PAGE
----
Understanding perceived determinants of nurses’ eating and physical activity behaviour

A theory-informed qualitative interview study

Brian T Power (Corresponding Author), Kirsty Kiezebrink, Julia L Allan, Marion K Campbell

Research output: Contribution to journalArticle

1 Citation (Scopus)
8 Downloads (Pure)

Abstract

Background
Unhealthy eating and physical activity behaviours are common among nurses but little is known about determinants of eating and physical activity behaviour in this population. The present study used a theoretical framework which summarises the many possible determinants of different health behaviours (the Theoretical Domains Framework; TDF) to systematically explore the most salient determinants of unhealthy eating and physical activity behaviour in hospital-based nurses.

Methods
Semi-structured qualitative interviews based on the TDF were conducted with nurses (n=16) to explore factors that behavioural theories suggest may influence nurses’ eating and physical activity behaviour. Important determinants of the target behaviours were identified using both inductive coding (of categories emerging from the data) and deductive coding (of categories derived from the TDF) of the qualitative data.

Results
Thirteen of the fourteen domains in the TDF were found to influence nurses’ eating and physical activity behaviour. Within these domains, important barriers to engaging in healthy eating and physical activity behaviour were shift work, fatigue, stress, beliefs about negative consequences, the behaviours of family and friends and lack of planning. Important factors reported to enable engagement with healthy eating and physical activity behaviours were beliefs about benefits, the use of self-monitoring strategies, support from work colleagues, confidence, shift work, awareness of useful guidelines and strategies, good mood, future holidays and receiving compliments.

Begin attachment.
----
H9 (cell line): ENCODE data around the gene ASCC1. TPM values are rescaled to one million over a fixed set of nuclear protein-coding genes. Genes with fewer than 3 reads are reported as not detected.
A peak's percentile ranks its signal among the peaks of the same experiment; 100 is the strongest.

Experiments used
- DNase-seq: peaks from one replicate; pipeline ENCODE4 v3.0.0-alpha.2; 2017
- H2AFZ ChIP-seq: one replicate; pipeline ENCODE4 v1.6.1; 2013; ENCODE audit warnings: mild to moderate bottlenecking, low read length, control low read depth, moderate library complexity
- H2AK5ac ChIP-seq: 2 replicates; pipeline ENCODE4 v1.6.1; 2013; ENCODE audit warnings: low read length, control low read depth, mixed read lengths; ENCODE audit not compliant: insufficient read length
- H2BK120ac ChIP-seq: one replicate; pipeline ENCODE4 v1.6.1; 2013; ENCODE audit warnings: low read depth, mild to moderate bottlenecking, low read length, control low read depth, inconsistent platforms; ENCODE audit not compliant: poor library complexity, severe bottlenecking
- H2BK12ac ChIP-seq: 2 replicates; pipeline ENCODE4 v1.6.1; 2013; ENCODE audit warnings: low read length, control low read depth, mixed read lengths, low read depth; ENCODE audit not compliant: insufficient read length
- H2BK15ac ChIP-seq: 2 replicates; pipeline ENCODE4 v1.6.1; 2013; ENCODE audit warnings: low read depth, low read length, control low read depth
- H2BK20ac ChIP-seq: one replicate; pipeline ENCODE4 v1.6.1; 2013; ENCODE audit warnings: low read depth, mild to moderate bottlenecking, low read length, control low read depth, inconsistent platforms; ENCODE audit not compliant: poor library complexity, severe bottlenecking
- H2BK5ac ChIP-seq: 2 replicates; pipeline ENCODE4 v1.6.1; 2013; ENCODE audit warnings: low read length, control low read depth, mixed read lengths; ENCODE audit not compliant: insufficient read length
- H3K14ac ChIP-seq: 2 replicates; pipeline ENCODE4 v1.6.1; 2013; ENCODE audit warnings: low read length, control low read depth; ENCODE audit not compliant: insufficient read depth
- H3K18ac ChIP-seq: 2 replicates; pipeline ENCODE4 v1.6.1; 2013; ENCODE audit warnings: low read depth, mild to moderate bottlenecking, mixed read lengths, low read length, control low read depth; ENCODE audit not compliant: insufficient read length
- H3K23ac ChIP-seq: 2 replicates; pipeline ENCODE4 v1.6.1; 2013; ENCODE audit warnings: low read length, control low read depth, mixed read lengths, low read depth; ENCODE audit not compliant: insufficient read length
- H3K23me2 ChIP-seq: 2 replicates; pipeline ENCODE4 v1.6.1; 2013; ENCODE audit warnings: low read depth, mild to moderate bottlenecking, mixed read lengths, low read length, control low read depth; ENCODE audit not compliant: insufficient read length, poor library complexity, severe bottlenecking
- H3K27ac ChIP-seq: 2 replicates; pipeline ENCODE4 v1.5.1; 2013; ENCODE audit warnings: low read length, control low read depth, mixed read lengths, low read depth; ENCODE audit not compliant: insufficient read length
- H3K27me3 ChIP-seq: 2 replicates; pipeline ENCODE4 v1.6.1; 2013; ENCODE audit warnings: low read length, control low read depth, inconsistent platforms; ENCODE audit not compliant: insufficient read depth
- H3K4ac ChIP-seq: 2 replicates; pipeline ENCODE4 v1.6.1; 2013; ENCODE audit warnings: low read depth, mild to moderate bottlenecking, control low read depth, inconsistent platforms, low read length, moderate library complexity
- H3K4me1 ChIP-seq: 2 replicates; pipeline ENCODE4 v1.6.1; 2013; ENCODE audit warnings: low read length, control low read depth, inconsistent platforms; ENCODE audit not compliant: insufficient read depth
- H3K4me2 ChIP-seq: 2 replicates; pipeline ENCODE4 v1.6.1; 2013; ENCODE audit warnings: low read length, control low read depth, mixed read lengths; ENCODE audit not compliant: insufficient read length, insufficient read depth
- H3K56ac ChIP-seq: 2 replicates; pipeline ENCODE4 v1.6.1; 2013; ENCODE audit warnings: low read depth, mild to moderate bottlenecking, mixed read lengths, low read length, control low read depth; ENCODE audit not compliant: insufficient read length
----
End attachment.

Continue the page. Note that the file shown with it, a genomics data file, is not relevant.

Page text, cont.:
Conclusions
This study used a theory-informed approach by applying the TDF to identify the key perceived determinants of nurses’ eating and physical activity behaviour. The findings suggest that future efforts to change nurses’ eating and physical activity behaviours should consider targeting a broad range of environmental, interpersonal and intrapersonal level factors, consistent with a socio-ecological perspective.
Original languageEnglish
Article number18
JournalBMC Obesity
Volume4
DOIs
Publication statusPublished - 9 May 2017

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Eating
Nurses
Interviews
Exercise
Holidays
Health Behavior
Fatigue
Guidelines
Population

Keywords

  • healthcare professionals
  • diet
  • exercise
  • barriers
  • enablers
  • theoretical domains framework

Cite this

@article{b3ca9a44aa984ac09d08b80d816b7964,